It starred James Ellison. Ellison, who would become a Lippert regular – they would do five pictures together – had started with small parts in Warner Brothers and MGM pictures before landing the plum job of Hopalong Cassidy’s sidekick Johnny Nelson in a whole series of Hoppy pictures in the late 1930s. Curiously in some ways Cecil B DeMille then picked him to be Buffalo Bill in Paramount’s big-budget The Plainsman, with Gary Cooper as Wild Bill Hickok. Actually, there was a time when Ellison was talked of as “the next Gary Cooper” and in fact they’d both grown up on a ranch in Montana, but that was never to be. Ellison was amazingly colorless as Cody, and DeMille thought he’d made a major error. The IMDb bio of Ellison says that DeMille “reportedly hated Ellison’s performance and wanted to ensure that Ellison never had as good a part in quite as good a film ever again.” True, or not, Ellison spent much of the rest of his career in the B-Western, doing oaters especially with his Hopalong replacement and good pal Russell Hayden and later with Johnny Mack Brown. He retired from movies in the mid-50s and became a real estate broker. He was personable and pleasant in his Westerns, if unlikely to set the prairie on fire.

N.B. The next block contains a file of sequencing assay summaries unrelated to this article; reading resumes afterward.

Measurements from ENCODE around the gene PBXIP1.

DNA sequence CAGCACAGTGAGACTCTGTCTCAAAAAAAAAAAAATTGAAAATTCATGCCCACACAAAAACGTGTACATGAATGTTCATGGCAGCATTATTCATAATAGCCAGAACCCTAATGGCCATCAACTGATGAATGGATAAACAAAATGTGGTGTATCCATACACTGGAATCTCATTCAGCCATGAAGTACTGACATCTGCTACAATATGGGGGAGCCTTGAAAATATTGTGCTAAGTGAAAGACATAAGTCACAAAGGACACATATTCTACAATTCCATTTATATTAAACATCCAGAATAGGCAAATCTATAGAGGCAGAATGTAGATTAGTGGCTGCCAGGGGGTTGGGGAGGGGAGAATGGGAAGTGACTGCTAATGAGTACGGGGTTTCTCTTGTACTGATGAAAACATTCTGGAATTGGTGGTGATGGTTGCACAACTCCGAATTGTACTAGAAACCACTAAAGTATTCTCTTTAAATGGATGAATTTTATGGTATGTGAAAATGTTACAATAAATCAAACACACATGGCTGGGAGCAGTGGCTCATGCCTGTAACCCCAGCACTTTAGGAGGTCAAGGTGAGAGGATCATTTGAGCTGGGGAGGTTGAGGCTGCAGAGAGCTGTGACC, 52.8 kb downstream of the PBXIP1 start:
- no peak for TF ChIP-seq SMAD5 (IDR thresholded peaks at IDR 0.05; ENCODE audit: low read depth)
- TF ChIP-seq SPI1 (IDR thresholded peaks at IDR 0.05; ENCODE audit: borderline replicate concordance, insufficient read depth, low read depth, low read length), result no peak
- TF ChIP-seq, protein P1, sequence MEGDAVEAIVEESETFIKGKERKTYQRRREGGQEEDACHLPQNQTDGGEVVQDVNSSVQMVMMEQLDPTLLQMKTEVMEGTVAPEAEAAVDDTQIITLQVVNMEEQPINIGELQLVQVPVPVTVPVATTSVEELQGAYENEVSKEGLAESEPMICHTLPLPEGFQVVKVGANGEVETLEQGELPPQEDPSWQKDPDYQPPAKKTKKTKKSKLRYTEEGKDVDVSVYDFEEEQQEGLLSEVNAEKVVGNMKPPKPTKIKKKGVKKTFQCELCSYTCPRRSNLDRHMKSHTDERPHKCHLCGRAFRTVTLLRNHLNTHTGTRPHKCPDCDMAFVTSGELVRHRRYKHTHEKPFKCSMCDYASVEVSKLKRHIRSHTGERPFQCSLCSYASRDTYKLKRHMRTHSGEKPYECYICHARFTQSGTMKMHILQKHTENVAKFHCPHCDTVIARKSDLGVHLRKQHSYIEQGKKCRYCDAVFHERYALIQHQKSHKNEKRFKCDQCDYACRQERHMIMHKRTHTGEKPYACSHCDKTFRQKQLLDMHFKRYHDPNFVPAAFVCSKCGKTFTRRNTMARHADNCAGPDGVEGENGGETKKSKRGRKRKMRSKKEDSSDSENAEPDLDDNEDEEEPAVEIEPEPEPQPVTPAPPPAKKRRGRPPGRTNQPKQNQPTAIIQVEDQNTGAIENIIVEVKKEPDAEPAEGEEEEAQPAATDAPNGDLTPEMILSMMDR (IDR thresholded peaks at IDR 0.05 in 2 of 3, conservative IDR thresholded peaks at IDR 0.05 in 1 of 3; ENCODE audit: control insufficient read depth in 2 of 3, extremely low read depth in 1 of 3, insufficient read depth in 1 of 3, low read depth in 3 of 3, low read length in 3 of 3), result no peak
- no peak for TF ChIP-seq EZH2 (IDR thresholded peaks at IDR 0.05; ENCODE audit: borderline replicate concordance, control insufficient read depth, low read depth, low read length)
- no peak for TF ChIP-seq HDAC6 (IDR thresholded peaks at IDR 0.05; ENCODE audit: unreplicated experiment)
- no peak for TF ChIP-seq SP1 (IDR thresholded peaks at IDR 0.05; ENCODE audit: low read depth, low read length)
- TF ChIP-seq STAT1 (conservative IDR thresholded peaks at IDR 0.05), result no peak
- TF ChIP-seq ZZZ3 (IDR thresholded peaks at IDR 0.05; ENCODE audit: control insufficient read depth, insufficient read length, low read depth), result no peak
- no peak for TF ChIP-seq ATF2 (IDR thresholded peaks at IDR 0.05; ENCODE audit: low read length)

He plays Duke Barnum (the Wayne-ish plot and style of the picture probably accounts for the name), a happy-go-lucky drifter who is tempted to rob a stagecoach but is distracted when three mean-looking hombres are pursuing a single rider. “Kind of a one-sided caper,” he muses, so he intervenes on behalf of the loner, sending the tough guys packing on foot without their boots.